The Ramones wanted to be The Beach Boys and they sucked at being The Beach Boys, but were wildly successful at being the Ramones. That’s how it works. Good writers have to be real music fans because posers and hacks lack the character traits necessary to properly appreciate music. That’s the problem with all these little money making haircut bands that are currently polluting ears. Their music sucks and is unoriginal because their motives aren’t pure. They make music for the wrong reasons. They listen to one shitty band that gets popular because of fashion and the next thing you know, there’s another 1,000 shitty haircuts emulating that original shitty haircut and it perpetuates ad nauseum. It really is disgusting and it’s reached the trailer parks of South Georgia. Even the Wal-Martians have caught on. Hopefully that means that it’s reached the lowest rung on the cool ladder and it will soon dissipate.

Good music isn’t made because you need to belong to something. It’s made because you have a very primitive urge to articulate and communicate.

Well said man.  Wow.  That was one hell of an answer…

So tell me about South Georgia, specifically, Valdosta. I’veactually been there once. Care to tell everyone else in the world what life is like in the Azalea City?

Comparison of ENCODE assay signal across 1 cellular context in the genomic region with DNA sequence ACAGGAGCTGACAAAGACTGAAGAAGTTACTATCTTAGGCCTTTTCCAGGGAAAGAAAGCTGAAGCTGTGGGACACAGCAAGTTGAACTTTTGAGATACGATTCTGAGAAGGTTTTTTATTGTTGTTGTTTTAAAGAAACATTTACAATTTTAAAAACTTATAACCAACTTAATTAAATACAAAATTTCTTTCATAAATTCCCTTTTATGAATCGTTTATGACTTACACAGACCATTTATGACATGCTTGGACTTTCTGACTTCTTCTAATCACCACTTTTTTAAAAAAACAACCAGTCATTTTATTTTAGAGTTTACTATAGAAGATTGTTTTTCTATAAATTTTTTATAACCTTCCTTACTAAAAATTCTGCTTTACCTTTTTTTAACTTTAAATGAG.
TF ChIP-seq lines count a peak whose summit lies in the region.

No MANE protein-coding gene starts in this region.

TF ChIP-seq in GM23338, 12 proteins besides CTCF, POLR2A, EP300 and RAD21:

TV’s Enos from The Dukes of Hazzard is from here. Doc Holliday is from here. Bill Hicks, the greatest comedian that ever lived, is from here.

Let’s see, fried food, intense racism, protestants, high school football, yep that’s about it. Life moves slower here. It’s probably because of the heat. That’s why good art from the South is so introspective. You have time to think about things here. That occurred to me the last time we were in New York City a few months ago. Those people don’t have time to contemplate anything because of constant stimuli. They’re making survival decisions every few seconds. Their scene is in constant flux so they can’t focus. I can walk out my front door and stare at an unmoving landscape. It’s very conducive to abstract thought.

Not a lot of bands hail from that city, I thought From First To Last did, anyways, from what I’ve heard and as you’ve mentioned, high school football is huge there. Were you into sports at all when younger? What was is like growing up in the dirty south?

Nah, they’re not from here (From First To Last). They lived here for a little while and were working with Lee at Earthsound where we record. I talked to them a few times and they seemed like nice enough guys. I’ve never heard any of their music.

Umm, high school football reigns supreme here. ESPN named us Titletown USA a year or so ago because we have the winningest high school football team in the nation. Eat it Texas!  We have a state university here that plays in the local high school team’s stadium if that tells you anything.

Yeah, I played football and baseball until I was about 15. I took piano for about 2 years in middle school and I remember going to my piano lessons in my pads because I had football practice right afterward. I never thought playing piano was sissy or anything because I had a genuine curiosity for it. I was a music fan from birth so when I started having knee problems in middle school and couldn’t play sports anymore I wasn’t bummed. I got a drum kit.